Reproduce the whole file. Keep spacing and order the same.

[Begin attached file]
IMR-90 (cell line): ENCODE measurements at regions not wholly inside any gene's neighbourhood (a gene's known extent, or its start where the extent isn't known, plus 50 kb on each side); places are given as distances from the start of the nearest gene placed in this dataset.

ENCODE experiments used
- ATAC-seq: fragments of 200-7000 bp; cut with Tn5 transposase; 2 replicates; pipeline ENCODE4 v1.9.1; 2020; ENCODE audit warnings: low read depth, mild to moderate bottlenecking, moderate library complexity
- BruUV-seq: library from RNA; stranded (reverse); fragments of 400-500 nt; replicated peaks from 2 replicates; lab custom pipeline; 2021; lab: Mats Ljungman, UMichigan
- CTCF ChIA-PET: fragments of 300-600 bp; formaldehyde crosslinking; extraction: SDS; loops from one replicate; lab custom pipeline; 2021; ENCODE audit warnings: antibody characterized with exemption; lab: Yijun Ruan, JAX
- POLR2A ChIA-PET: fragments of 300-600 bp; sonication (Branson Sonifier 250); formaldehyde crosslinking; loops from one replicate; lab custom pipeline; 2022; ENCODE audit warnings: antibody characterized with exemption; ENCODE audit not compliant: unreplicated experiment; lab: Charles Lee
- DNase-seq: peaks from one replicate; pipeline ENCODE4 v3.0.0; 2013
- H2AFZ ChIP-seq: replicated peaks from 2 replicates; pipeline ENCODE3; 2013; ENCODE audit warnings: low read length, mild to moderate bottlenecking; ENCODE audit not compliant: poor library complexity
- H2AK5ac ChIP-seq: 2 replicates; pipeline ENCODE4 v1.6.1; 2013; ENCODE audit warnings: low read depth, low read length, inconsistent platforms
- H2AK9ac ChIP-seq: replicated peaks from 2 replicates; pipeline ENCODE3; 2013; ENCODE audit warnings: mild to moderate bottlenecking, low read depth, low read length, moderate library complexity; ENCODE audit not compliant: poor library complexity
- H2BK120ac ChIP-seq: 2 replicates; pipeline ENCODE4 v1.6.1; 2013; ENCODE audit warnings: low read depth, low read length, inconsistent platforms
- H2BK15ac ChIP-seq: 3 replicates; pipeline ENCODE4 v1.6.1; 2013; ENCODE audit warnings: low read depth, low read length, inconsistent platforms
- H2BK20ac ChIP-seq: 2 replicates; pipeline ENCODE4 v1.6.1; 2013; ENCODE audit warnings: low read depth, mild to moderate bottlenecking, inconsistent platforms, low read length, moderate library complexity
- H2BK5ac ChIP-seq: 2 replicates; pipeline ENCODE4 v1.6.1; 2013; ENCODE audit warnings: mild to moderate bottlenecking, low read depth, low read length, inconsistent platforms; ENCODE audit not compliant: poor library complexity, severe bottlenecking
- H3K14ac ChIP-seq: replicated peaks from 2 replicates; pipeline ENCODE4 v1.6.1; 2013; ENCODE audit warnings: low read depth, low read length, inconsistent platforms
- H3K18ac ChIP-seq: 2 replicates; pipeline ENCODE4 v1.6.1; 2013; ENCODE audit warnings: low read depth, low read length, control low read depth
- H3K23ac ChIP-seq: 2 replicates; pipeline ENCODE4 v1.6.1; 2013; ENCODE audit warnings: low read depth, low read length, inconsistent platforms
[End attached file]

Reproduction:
IMR-90 (cell line): ENCODE measurements at regions not wholly inside any gene's neighbourhood (a gene's known extent, or its start where the extent isn't known, plus 50 kb on each side); places are given as distances from the start of the nearest gene placed in this dataset.

ENCODE experiments used
- ATAC-seq: fragments of 200-7000 bp; cut with Tn5 transposase; 2 replicates; pipeline ENCODE4 v1.9.1; 2020; ENCODE audit warnings: low read depth, mild to moderate bottlenecking, moderate library complexity
- BruUV-seq: library from RNA; stranded (reverse); fragments of 400-500 nt; replicated peaks from 2 replicates; lab custom pipeline; 2021; lab: Mats Ljungman, UMichigan
- CTCF ChIA-PET: fragments of 300-600 bp; formaldehyde crosslinking; extraction: SDS; loops from one replicate; lab custom pipeline; 2021; ENCODE audit warnings: antibody characterized with exemption; lab: Yijun Ruan, JAX
- POLR2A ChIA-PET: fragments of 300-600 bp; sonication (Branson Sonifier 250); formaldehyde crosslinking; loops from one replicate; lab custom pipeline; 2022; ENCODE audit warnings: antibody characterized with exemption; ENCODE audit not compliant: unreplicated experiment; lab: Charles Lee
- DNase-seq: peaks from one replicate; pipeline ENCODE4 v3.0.0; 2013
- H2AFZ ChIP-seq: replicated peaks from 2 replicates; pipeline ENCODE3; 2013; ENCODE audit warnings: low read length, mild to moderate bottlenecking; ENCODE audit not compliant: poor library complexity
- H2AK5ac ChIP-seq: 2 replicates; pipeline ENCODE4 v1.6.1; 2013; ENCODE audit warnings: low read depth, low read length, inconsistent platforms
- H2AK9ac ChIP-seq: replicated peaks from 2 replicates; pipeline ENCODE3; 2013; ENCODE audit warnings: mild to moderate bottlenecking, low read depth, low read length, moderate library complexity; ENCODE audit not compliant: poor library complexity
- H2BK120ac ChIP-seq: 2 replicates; pipeline ENCODE4 v1.6.1; 2013; ENCODE audit warnings: low read depth, low read length, inconsistent platforms
- H2BK15ac ChIP-seq: 3 replicates; pipeline ENCODE4 v1.6.1; 2013; ENCODE audit warnings: low read depth, low read length, inconsistent platforms
- H2BK20ac ChIP-seq: 2 replicates; pipeline ENCODE4 v1.6.1; 2013; ENCODE audit warnings: low read depth, mild to moderate bottlenecking, inconsistent platforms, low read length, moderate library complexity
- H2BK5ac ChIP-seq: 2 replicates; pipeline ENCODE4 v1.6.1; 2013; ENCODE audit warnings: mild to moderate bottlenecking, low read depth, low read length, inconsistent platforms; ENCODE audit not compliant: poor library complexity, severe bottlenecking
- H3K14ac ChIP-seq: replicated peaks from 2 replicates; pipeline ENCODE4 v1.6.1; 2013; ENCODE audit warnings: low read depth, low read length, inconsistent platforms
- H3K18ac ChIP-seq: 2 replicates; pipeline ENCODE4 v1.6.1; 2013; ENCODE audit warnings: low read depth, low read length, control low read depth
- H3K23ac ChIP-seq: 2 replicates; pipeline ENCODE4 v1.6.1; 2013; ENCODE audit warnings: low read depth, low read length, inconsistent platforms